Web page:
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ARS Home » Plains Area » Lubbock, Texas » Cropping Systems Research Laboratory » Livestock Issues Research » Research » Publications at this Location » Publication #300013

Research Project: Improving Immunity, Health, and Well-Being in Cattle and Swine

Location: Livestock Issues Research

Title: Yeast cell wall supplementation alters immune parameters in response to a salmonella challenge in weaned pigs

Author
item Sanchez, Nicole
item Carroll, Jeffery - Jeff Carroll
item Corley, Jimmie - Lesaffre Yeast
item Broadway, Paul - Texas Tech University
item Butyn, Joe - University Of Nebraska
item Schmidt, Ty - University Of Nebraska
item Callaway, Todd

Submitted to: Journal of Animal Science Supplement
Publication Type: Abstract Only
Publication Acceptance Date: 11/27/2013
Publication Date: 7/1/2014
Citation: Sanchez, N.C., Carroll, J.A., Corley, J.R., Broadway, P.R., Butyn, J.O., Schmidt, T.B., Callaway, T.R. 2014. Yeast cell wall supplementation alters immune parameters in response to a salmonella challenge in weaned pigs. Journal of Animal Science Supplement. 92(E-Suppl. 1):27-28 (Abstract #74).

Interpretive Summary:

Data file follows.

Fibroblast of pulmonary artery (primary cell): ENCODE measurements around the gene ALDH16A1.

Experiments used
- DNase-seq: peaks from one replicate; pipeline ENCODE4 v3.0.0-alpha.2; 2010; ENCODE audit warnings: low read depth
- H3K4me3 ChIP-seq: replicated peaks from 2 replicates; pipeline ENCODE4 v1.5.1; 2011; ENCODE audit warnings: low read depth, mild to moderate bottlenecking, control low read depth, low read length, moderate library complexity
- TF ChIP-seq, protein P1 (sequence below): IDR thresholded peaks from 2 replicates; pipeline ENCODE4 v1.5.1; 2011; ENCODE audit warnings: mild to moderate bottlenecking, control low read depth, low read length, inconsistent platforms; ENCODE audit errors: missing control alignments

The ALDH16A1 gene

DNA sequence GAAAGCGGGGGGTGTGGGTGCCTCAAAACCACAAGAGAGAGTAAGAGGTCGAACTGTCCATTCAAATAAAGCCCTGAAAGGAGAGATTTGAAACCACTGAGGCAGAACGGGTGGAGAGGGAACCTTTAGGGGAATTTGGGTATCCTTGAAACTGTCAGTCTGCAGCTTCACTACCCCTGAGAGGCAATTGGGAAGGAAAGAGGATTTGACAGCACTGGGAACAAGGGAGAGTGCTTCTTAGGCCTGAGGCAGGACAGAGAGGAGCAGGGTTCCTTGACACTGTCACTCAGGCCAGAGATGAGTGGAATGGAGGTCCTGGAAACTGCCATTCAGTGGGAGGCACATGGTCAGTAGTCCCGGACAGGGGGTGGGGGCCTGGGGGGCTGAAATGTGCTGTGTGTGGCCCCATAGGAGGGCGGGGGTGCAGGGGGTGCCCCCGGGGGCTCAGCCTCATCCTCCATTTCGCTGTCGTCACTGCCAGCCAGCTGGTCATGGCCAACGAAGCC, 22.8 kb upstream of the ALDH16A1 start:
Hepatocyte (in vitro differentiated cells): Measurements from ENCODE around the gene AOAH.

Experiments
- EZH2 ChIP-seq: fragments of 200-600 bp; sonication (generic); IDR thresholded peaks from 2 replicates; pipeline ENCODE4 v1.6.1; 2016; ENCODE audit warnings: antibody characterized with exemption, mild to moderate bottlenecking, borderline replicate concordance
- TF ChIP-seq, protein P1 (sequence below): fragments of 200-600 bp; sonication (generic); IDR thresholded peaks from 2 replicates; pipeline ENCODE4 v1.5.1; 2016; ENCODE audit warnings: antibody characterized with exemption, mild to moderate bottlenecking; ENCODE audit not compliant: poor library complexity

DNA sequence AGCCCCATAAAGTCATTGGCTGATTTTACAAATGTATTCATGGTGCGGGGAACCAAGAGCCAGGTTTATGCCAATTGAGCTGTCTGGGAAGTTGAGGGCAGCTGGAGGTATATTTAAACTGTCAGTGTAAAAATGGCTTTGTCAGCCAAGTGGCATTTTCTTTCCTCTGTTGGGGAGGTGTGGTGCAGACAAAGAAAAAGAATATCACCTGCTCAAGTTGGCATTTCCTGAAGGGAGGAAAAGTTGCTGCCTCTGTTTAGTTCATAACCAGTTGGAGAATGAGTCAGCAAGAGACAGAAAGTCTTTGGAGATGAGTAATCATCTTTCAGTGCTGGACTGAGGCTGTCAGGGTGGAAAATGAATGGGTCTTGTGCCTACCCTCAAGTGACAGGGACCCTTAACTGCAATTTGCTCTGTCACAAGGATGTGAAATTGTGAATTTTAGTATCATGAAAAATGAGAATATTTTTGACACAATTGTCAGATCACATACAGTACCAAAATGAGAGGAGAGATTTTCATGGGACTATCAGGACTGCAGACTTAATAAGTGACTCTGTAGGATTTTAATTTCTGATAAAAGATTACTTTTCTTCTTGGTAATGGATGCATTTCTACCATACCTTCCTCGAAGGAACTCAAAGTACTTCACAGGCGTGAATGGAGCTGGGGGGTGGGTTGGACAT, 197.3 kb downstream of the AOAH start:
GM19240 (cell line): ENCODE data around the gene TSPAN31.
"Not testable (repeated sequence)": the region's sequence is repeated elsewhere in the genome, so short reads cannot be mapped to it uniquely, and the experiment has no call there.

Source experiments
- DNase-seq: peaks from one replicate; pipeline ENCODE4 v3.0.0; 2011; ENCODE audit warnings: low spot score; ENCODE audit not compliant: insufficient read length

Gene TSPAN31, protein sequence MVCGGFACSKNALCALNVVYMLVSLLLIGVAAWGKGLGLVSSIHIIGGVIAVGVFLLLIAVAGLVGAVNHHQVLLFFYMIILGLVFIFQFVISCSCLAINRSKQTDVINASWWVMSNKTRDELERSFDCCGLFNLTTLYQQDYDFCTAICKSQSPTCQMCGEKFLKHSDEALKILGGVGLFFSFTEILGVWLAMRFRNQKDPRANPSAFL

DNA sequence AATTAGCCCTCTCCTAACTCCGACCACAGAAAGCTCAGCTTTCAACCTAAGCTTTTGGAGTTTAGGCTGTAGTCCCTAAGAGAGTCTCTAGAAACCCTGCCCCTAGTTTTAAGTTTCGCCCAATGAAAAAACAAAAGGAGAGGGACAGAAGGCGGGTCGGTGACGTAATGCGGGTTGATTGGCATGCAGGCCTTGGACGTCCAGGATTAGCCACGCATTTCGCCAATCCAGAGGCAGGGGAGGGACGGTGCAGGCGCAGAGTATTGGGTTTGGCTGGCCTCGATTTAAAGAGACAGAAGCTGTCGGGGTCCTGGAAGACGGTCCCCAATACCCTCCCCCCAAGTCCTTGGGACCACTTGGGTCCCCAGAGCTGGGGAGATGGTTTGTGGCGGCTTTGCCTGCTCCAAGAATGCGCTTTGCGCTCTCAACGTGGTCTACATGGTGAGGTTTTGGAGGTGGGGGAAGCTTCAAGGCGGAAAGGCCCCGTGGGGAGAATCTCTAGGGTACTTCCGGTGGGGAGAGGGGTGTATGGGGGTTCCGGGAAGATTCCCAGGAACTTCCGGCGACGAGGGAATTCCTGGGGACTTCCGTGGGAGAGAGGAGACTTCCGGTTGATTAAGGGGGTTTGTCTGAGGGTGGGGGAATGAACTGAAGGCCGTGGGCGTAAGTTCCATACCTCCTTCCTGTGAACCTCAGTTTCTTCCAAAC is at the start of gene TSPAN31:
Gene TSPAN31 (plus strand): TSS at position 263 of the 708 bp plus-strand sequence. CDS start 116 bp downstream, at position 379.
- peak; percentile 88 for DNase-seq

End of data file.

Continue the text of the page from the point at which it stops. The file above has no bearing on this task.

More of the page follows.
Technical Abstract: The objective of this experiment was to evaluate the immune response of pigs supplemented with yeast cell wall (YCW) when challenged with Salmonella. Weaned pigs (n=39; 7.1+/-0.1 kilograms body weight) were individually housed in pens (1.2x0.6 meters) in an environmentally-controlled facility equipped with nipple waterers and feeders allowing ad libitum water and feed intake. Pigs were weighed upon arrival, blocked by body weight, and assigned to one of three treatments (n = 12/treatment): Control diet, which was a non-medicated starter diet (Control); control diet supplemented with YCW at 250 miligrams/kilogram (YCW250); and control diet supplemented with YCW at 500 milograms/kilogram (YCW500). Pigs were fed for 18 days, and pigs and feeders were weighed weekly. Pigs were anesthetized on day 7 to insert intraperitoneal temperature recording devices (TEMP) and on day 14 to insert jugular cannulas. On day 15 blood samples were collected at 6 hour intervals from -6 to 72 hours relative to oral Salmonella typhimurium (10^6 colony forming unites/pig) challenge. Serum was analyzed for cortisol, and whole blood was utilized to measure complete blood cell counts. Data were analyzed using the Mixed procedure of SAS specific for repeated measures. Control pigs had greater (P=0.006) average daily gain prior to the challenge than YCW500 pigs. Baseline TEMP was greater (P<0.001) in YCW250 pigs than Control and YCW500 pigs. There was a treatment x time interaction for the change in TEMP (P<0.01) and post-challenge cortisol (P=0.03), white blood cells (WBC; P=0.03), and neutrophils (P=0.02). Control pigs had greater (P=0.048) cortisol at 0 hour than both YCW-supplemented groups but had less (P=0.039) cortisol compared to YCW500 pigs at 24 and 30 hours post-challenge. Control pigs had greater (P=0.020) WBC counts than both YCW-supplemented groups 6 and 12 hours post-challenge, and YCW250 pigs had lower (P=0.011) WBC counts than Control and YCW500 pigs 18 hours post-challenge. Neutrophil counts were greater (P=0.043) in Control pigs than both YCW-supplemented groups at 6 and 12 hours post-challenge and greater (P=0.022) than YCW250 pigs at 18 hours post-challenge. Lymphocytes were greater (P<0.001) in Control and YCW500 pre- and post-challenge compared to YCW250 pigs. Control pigs had the greatest (P<0.001) monocyte counts compared to YCW-supplemented pigs. This study suggests that YCW supplementation decreases TEMP and specific WBC subtypes to an oral Salmonella challenge, which is similar to pervious results observed in cattle.